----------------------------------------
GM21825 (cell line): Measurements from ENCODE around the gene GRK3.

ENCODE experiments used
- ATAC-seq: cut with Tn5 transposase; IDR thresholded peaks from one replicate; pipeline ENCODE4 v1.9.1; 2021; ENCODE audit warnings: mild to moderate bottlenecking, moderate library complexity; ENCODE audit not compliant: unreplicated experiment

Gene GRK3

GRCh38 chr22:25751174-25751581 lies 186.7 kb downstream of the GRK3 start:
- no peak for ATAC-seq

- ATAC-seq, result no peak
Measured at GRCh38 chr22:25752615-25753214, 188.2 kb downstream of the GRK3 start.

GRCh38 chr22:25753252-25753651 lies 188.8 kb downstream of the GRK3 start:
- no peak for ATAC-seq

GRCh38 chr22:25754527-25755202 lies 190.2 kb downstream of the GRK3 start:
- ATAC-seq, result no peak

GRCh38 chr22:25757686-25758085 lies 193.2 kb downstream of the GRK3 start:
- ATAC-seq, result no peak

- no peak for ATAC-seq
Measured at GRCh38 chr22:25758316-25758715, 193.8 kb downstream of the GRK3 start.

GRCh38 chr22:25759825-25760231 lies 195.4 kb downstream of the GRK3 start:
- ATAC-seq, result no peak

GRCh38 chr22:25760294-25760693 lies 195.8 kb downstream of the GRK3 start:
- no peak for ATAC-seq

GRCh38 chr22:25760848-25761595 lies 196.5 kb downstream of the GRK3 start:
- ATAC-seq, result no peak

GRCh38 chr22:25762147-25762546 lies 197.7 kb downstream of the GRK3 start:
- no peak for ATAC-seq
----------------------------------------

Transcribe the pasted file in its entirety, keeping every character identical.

GM21825 (cell line): Measurements from ENCODE around the gene GRK3.

ENCODE experiments used
- ATAC-seq: cut with Tn5 transposase; IDR thresholded peaks from one replicate; pipeline ENCODE4 v1.9.1; 2021; ENCODE audit warnings: mild to moderate bottlenecking, moderate library complexity; ENCODE audit not compliant: unreplicated experiment

Gene GRK3

GRCh38 chr22:25751174-25751581 lies 186.7 kb downstream of the GRK3 start:
- no peak for ATAC-seq

- ATAC-seq, result no peak
Measured at GRCh38 chr22:25752615-25753214, 188.2 kb downstream of the GRK3 start.

GRCh38 chr22:25753252-25753651 lies 188.8 kb downstream of the GRK3 start:
- no peak for ATAC-seq

GRCh38 chr22:25754527-25755202 lies 190.2 kb downstream of the GRK3 start:
- ATAC-seq, result no peak

GRCh38 chr22:25757686-25758085 lies 193.2 kb downstream of the GRK3 start:
- ATAC-seq, result no peak

- no peak for ATAC-seq
Measured at GRCh38 chr22:25758316-25758715, 193.8 kb downstream of the GRK3 start.

GRCh38 chr22:25759825-25760231 lies 195.4 kb downstream of the GRK3 start:
- ATAC-seq, result no peak

GRCh38 chr22:25760294-25760693 lies 195.8 kb downstream of the GRK3 start:
- no peak for ATAC-seq

GRCh38 chr22:25760848-25761595 lies 196.5 kb downstream of the GRK3 start:
- ATAC-seq, result no peak

GRCh38 chr22:25762147-25762546 lies 197.7 kb downstream of the GRK3 start:
- no peak for ATAC-seq